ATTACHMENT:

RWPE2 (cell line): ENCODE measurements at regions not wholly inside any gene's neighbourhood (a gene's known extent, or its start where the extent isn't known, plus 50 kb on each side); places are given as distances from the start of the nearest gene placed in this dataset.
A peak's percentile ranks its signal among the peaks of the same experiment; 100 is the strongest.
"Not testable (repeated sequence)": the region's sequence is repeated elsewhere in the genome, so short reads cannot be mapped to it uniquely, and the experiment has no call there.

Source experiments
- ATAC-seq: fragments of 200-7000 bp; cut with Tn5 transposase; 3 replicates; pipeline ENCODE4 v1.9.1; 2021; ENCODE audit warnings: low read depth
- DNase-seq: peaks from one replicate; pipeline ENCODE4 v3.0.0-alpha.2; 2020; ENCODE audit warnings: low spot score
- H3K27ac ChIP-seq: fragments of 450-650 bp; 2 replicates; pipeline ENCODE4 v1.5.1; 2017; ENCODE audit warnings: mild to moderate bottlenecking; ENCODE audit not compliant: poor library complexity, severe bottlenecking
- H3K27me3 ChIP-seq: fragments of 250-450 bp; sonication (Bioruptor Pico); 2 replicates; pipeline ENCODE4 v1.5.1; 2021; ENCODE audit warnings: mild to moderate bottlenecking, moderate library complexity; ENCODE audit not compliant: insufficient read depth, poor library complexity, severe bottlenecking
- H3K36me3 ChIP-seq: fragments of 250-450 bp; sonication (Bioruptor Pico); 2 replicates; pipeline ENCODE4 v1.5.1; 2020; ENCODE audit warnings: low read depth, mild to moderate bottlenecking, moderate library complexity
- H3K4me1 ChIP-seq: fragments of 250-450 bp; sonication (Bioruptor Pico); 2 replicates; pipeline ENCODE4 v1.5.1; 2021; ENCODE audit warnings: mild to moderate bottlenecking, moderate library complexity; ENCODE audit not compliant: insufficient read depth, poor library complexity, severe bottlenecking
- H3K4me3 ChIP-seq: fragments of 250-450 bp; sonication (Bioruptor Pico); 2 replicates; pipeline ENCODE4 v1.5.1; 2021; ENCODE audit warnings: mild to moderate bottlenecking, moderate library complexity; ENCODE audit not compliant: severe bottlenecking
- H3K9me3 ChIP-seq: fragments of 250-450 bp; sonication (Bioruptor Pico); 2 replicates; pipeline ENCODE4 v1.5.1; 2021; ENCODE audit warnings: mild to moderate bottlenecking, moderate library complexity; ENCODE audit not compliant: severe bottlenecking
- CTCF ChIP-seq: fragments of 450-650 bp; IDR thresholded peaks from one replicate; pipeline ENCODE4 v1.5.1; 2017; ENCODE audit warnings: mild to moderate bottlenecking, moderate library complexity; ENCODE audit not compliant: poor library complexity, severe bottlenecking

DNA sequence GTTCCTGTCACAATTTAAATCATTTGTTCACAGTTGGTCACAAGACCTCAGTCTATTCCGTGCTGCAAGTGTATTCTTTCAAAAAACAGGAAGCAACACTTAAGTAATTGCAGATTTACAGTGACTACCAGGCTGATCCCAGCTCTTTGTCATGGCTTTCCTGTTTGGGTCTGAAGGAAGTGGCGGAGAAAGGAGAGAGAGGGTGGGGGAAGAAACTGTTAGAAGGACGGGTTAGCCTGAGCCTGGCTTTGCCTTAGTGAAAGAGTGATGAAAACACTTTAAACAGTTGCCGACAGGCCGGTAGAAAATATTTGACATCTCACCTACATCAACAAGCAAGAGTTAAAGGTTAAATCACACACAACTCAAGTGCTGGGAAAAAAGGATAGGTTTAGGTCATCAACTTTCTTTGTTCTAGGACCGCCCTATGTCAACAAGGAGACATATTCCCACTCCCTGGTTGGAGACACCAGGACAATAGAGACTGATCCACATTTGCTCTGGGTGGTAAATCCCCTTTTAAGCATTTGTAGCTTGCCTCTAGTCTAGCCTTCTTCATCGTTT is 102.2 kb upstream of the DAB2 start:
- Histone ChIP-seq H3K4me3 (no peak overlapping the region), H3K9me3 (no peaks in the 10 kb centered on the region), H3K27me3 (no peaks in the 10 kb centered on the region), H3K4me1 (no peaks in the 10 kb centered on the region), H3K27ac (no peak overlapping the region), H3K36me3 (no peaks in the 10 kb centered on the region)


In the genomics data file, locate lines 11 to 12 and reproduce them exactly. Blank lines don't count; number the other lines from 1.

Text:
- H3K4me3 ChIP-seq: fragments of 250-450 bp; sonication (Bioruptor Pico); 2 replicates; pipeline ENCODE4 v1.5.1; 2021; ENCODE audit warnings: mild to moderate bottlenecking, moderate library complexity; ENCODE audit not compliant: severe bottlenecking
- H3K9me3 ChIP-seq: fragments of 250-450 bp; sonication (Bioruptor Pico); 2 replicates; pipeline ENCODE4 v1.5.1; 2021; ENCODE audit warnings: mild to moderate bottlenecking, moderate library complexity; ENCODE audit not compliant: severe bottlenecking